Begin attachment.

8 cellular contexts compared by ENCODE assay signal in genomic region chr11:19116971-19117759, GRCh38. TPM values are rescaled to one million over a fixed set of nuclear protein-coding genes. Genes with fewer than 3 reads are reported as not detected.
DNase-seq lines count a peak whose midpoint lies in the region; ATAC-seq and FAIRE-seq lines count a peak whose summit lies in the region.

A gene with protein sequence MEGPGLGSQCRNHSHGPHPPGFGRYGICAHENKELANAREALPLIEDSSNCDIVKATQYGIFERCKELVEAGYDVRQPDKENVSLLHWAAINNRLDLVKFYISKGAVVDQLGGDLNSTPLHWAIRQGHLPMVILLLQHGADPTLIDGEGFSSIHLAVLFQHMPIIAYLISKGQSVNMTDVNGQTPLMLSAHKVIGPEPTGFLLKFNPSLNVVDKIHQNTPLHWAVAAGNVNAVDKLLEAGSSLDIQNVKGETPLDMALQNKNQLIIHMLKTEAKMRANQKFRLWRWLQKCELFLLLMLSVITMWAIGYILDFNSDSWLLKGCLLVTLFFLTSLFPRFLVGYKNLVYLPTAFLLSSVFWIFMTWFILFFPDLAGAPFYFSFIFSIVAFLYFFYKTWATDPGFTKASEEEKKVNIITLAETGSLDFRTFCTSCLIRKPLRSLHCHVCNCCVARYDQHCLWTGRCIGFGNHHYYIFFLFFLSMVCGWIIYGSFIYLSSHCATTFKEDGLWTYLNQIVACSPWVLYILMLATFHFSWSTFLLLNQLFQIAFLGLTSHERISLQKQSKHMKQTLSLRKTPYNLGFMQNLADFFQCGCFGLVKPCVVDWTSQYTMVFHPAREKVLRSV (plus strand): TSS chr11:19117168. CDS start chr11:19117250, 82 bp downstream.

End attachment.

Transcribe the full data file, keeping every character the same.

8 cellular contexts compared by ENCODE assay signal in genomic region chr11:19116971-19117759, GRCh38. TPM values are rescaled to one million over a fixed set of nuclear protein-coding genes. Genes with fewer than 3 reads are reported as not detected.
DNase-seq lines count a peak whose midpoint lies in the region; ATAC-seq and FAIRE-seq lines count a peak whose summit lies in the region.

A gene with protein sequence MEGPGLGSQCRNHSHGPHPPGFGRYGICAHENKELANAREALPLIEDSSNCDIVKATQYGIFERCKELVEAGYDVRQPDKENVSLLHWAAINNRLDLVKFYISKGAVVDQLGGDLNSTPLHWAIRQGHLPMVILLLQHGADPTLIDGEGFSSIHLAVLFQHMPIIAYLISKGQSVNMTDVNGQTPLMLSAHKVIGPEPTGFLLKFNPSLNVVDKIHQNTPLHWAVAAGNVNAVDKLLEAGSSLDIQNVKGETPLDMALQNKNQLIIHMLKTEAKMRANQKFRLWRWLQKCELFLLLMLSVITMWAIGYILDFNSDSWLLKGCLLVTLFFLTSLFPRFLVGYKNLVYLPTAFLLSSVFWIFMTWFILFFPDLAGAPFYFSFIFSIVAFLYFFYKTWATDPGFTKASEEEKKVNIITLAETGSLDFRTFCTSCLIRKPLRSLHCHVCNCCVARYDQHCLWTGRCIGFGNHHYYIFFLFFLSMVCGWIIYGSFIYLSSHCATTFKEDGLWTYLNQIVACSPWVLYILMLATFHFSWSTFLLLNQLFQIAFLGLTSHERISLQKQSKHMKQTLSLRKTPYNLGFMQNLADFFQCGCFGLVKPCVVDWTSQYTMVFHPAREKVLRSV (plus strand): TSS chr11:19117168. CDS start chr11:19117250, 82 bp downstream.